Our society bears the burden of a totalitarian experience in which trust between people has been destroyed. Generations of Ukrainians lived in fear of telling their truth and inability to know for sure who could be trusted and who could not. Our goal is to stop being silent about this difficult experience, tell personal family stories, and restore a sense of unity and trust. The awareness of the influence of the collective traumas we have experienced can become the basis of our new coping strategies with the events that are happening now. 

It is also important to find appropriate words to describe your experience at the individual level. We are tribal beings and it is extremely important for us to talk to one another about what is happening inside us. Only this way can we establish a proper connection with each other, as it is a connection that gives us a sense of security. But many people are afraid of their feelings and the realization of what has happened to them. In an article on healing from the disastrous effects of trauma, the author states that people with PTSD avoid reminders of trauma, and therefore do not talk about it. Therefore, the courage of those who are willing to talk about their difficult experience should be rewarded with support.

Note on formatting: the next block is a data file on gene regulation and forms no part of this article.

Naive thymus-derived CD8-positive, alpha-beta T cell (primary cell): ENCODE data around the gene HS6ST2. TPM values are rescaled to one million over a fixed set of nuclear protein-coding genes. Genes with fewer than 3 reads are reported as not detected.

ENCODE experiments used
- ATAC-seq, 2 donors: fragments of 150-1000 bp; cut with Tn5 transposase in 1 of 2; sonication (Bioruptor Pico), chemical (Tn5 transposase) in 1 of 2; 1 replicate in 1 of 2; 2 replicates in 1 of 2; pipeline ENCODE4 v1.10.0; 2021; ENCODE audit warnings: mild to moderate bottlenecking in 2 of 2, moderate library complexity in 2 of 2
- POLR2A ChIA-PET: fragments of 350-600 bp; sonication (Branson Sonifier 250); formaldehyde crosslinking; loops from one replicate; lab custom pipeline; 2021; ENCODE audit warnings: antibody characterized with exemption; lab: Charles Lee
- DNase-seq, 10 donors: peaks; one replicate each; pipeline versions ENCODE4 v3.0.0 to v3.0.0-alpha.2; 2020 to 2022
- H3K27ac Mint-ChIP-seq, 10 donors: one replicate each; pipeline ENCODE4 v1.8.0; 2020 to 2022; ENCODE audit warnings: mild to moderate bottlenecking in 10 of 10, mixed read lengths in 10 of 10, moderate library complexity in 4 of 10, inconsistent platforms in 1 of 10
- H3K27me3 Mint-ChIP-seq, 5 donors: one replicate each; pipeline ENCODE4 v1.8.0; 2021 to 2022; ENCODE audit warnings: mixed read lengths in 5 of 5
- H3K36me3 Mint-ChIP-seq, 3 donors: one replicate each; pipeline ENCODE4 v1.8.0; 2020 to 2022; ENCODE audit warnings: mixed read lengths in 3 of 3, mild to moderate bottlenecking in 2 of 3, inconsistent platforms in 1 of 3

Reconnect with the body

Finding words to describe your experience and thus feeling a safe connection with others is important, but words alone are not enough. We need to consciously pay attention to our body. We are still animals to some extent, and the state of our bodies often determines what our minds are capable of. It's the foundation of who we are. The trauma continues to live in our body, so the body still sends us signals about danger, about the inability to survive and cope with what happened even after the traumatic event.

We can either suppress these signals with alcohol or drugs or delve into these feelings and start working with the body to learn how to calm it down on our own. Yoga is the most popular, but not the only option; different cultures have different methods of getting the hold of the body. For example, a huge number of people in China practice Qigong [ancient Chinese art of self-regulation of qi energy – ed.] or tai chi [Chinese internal martial art, popular as a kind of health gymnastics – ed.]. ]. 

However, Professor van der Kolk and his colleagues investigated the effects of yoga and found that a 10-week yoga program can significantly reduce the symptoms of treatment-resistant PTSD in women. People learn to feel their body better and soothe it through movement and breathing. This frees up the mind, leading to clearer thinking. Thus, by regaining control over bodily reactions, we regain control over our lives even in the most dire circumstances.